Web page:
The letter explained that a payment of $15, 996 by September 14, 2018 would maintain the assured coverage endorsement. It also stated that because “your policy's value is not sufficient to cover the current Monthly Deductions, ” to continue coverage without the benefit of the assured coverage endorsement, a minimum payment of $99, 245 was due by October 14, 2018. In September 2018, Tom Sullivan paid the $15, 996 under the first option. On March 15, 2019, Transamerica sent another letter detailing that the policy was in its grace period and in danger of lapsing. Instead of making a payment to continue coverage, the Trust filed this lawsuit seeking the $15, 996 that Transamerica “improperly” demanded in August 2018, plus $60, 000, attorney's fees, and costs.

         Legal Standard

         A motion to dismiss pursuant to Rule 12(b)(6) for failure to state a claim tests the sufficiency of the complaint, not its merits. See Camasta v. Jos. A. Bank Clothiers, Inc., 761 F.3d 732, 736 (7th Cir. 2014). When considering dismissal of a complaint, the Court accepts all well pleaded factual allegations as true and draws all reasonable inferences in favor of the plaintiff. Erickson v. Pardus, 551 U.S. 89, 94, 127 S.Ct. 2197, 167 L.Ed.2d 1081 (2007) (per curiam). To survive a motion to dismiss, plaintiff must “state a claim for relief that is plausible on its face.” Bell Atlantic Corp. v. Twombly, 550 U.S. 544, 555, 570, 127 S.Ct. 1955, 167 L.Ed.2d 929 (2007). A complaint is facially plausible when plaintiff alleges “factual content that allows the court to draw the reasonable inference that the defendant is liable for the misconduct alleged.” Ashcroft v. Iqbal, 556 U.S. 662, 678, 129 S.Ct. 1937, 173 L.Ed.2d 868 (2009). When ruling on a motion to dismiss, courts “may consider documents attached to the pleadings so long as the documents are referred to in the complaint and central to the plaintiff's claims.” Doe v. Columbia College Chicago, 933 F.3d 849, 854 (7th Cir. 2019). “When an exhibit incontrovertibly contradicts the allegations in the complaint, the exhibit ordinarily controls, even when considering a motion to dismiss.” Bogie v. Rosenberg, 705 F.3d 603, 609 (7th Cir. 2013).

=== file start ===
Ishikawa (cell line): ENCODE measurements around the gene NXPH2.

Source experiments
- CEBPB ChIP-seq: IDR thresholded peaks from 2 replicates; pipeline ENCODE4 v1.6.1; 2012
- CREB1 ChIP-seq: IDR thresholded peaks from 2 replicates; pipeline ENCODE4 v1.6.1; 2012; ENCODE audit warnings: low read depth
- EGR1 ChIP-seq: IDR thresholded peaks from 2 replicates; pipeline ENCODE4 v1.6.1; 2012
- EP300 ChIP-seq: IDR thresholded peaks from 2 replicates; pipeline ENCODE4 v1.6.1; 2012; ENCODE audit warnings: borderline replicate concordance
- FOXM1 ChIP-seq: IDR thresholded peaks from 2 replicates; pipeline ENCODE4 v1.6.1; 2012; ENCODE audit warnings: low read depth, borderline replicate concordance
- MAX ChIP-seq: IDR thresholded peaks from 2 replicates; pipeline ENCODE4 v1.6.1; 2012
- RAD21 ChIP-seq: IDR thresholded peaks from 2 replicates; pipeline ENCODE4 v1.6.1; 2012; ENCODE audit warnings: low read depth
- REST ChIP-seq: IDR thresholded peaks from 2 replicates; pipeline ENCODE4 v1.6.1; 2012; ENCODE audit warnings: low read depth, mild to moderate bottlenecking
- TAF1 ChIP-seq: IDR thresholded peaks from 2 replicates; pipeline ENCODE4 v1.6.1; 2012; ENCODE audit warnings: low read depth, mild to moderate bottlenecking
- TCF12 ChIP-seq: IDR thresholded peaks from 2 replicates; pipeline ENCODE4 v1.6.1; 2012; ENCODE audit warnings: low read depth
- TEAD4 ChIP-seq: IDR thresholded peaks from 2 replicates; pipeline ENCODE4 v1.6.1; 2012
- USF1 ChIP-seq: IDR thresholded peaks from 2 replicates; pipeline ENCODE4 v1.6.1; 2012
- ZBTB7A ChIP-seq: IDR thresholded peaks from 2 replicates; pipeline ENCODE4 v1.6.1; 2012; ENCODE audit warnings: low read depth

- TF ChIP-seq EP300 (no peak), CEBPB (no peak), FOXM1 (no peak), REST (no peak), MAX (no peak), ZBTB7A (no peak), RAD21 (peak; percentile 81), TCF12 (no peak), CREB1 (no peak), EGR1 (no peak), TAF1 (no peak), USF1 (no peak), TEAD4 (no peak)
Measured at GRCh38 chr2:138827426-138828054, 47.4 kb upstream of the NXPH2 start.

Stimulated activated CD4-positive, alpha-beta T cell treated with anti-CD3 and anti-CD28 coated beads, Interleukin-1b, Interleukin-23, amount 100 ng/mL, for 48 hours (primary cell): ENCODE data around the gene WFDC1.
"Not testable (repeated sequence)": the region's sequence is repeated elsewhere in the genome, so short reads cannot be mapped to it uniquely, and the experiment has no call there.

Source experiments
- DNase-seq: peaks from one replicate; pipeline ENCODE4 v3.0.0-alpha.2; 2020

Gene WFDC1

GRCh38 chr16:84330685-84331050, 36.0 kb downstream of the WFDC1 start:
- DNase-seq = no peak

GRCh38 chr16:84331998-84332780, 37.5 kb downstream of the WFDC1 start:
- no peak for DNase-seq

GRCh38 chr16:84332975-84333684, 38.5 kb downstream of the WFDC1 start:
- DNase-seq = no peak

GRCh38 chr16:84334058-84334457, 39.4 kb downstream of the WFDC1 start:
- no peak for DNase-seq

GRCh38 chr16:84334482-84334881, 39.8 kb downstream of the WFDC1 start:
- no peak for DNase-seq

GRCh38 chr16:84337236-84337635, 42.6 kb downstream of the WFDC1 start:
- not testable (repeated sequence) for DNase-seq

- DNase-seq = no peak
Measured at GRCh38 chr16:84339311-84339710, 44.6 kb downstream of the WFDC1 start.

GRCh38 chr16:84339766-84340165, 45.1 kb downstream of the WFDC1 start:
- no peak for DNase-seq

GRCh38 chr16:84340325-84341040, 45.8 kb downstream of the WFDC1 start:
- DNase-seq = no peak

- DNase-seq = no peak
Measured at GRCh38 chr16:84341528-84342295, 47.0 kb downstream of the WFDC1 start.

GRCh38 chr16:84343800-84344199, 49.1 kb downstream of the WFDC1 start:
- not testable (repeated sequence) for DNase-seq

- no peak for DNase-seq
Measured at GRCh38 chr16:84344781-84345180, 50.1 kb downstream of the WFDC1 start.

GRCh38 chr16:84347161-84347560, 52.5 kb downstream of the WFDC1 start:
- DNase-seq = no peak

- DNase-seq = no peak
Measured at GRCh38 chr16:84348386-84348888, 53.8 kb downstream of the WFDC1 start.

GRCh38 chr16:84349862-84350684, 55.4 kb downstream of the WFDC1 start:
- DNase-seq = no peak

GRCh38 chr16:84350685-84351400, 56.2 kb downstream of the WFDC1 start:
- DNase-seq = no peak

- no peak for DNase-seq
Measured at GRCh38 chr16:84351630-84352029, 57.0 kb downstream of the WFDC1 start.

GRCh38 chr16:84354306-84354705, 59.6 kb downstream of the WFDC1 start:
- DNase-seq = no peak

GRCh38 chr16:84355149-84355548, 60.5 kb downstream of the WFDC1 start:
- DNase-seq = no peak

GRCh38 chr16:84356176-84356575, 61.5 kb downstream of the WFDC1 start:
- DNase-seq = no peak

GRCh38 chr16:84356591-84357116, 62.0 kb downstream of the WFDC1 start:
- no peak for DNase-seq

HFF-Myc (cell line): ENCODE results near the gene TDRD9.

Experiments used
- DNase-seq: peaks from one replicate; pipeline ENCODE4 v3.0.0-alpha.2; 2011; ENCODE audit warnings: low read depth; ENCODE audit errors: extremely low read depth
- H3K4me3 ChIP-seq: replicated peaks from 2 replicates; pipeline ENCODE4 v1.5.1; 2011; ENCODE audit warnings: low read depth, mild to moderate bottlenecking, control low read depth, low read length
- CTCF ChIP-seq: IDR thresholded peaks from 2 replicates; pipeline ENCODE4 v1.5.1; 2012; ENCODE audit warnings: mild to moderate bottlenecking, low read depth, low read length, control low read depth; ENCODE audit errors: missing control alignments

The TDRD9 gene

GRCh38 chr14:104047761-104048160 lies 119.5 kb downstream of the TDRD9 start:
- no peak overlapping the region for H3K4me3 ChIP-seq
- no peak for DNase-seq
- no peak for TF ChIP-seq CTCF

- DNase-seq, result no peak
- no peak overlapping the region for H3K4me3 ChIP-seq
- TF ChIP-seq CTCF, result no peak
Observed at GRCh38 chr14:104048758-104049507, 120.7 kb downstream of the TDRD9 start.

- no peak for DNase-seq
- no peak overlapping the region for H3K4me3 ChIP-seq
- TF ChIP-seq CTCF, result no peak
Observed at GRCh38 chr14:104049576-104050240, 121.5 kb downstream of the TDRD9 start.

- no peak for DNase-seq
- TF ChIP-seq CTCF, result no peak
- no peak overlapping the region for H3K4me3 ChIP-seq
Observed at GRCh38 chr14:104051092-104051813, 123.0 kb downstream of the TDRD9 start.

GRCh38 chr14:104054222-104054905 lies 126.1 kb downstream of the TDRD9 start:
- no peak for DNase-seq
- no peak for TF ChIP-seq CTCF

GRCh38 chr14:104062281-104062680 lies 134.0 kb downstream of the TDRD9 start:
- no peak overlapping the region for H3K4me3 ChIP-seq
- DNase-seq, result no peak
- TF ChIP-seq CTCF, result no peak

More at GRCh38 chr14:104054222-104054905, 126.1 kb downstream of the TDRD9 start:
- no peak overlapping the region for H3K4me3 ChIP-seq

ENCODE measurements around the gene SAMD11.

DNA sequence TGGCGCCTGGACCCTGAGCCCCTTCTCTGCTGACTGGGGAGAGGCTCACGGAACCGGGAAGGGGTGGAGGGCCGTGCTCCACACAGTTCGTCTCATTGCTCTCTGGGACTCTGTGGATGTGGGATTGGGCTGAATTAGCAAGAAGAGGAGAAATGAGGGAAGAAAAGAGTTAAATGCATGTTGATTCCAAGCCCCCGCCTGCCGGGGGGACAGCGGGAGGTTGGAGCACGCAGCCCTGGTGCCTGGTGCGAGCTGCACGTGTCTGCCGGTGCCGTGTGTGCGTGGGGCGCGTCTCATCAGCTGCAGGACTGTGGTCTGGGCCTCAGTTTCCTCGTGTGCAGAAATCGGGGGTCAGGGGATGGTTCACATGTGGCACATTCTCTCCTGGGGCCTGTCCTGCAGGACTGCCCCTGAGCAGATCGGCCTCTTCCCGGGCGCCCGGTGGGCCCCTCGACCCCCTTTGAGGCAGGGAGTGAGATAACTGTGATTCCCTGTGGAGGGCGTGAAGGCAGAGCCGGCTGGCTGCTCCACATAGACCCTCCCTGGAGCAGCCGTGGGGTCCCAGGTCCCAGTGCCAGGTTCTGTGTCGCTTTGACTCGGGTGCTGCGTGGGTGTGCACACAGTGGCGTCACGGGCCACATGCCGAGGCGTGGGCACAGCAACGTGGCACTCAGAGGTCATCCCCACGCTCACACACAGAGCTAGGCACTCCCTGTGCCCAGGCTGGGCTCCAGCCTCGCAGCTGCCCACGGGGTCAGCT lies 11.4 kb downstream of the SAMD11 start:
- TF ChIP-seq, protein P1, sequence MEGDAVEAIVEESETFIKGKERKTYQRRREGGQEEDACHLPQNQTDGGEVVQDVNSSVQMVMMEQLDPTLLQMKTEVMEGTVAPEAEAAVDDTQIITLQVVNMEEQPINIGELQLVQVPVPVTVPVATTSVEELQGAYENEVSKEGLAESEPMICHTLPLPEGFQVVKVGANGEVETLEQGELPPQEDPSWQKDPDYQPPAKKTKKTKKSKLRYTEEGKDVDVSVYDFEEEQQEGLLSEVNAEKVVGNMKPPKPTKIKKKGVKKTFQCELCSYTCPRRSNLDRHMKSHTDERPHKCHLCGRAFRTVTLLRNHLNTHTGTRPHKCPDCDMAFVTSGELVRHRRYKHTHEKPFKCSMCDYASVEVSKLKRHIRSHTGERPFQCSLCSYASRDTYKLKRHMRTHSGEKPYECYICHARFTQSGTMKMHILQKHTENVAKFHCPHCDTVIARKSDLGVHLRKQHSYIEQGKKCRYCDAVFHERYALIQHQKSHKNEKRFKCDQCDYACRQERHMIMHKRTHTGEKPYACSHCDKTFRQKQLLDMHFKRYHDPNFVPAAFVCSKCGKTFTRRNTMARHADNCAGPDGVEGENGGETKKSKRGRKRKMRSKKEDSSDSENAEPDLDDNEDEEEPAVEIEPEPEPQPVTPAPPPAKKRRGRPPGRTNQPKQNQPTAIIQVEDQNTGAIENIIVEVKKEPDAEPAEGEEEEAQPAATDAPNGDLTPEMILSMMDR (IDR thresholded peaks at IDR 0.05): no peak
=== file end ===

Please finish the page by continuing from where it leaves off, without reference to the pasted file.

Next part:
The Trust alleges a breach of contract claim in Count I of its complaint. Under Illinois law, when ascertaining the meaning of an insurance policy's language and the parties' intent, courts must construe the policy as a whole taking into account the type of insurance at issue. Windridge of Naperville Condo. Assoc. v. Philadelphia Indem. Ins. Co., 932 F.3d 1035, 1039 (7th Cir. 2019). As with all contracts, if the policy language is unambiguous, courts will enforce the policy as written. Id.; Thounsavath v. State Farm Mutual Auto. Ins. Co., 104 N.E.3d 1239, 1244, 423 Ill.Dec. 150, 155, 2018 IL 122558, ¶ 17 (Ill. 2018). If the policy is ambiguous, courts can consider extrinsic evident to determine the parties' intent. Soarus LLC v. Bolson Materials Int'l Corp., 905 F.3d 1009, 1011 (7th Cir. 2018).

         The Trust argues that Transamerica breached the insurance contract by charging more than the annual fixed premium of $27, 520 in 2018 and 2019. Instead of pointing to an express provision of the policy to support its assertion that the annual premium was fixed at $27, 520 throughout the life of the policy, the Trust relies on a sales illustration from July 2002, a portion of which is attached to the complaint. This illustration-which unequivocally states “this is an illustration not a contract”-shows a table of the insured's age and year of the policy over an 18-year period, the projected accumulated ...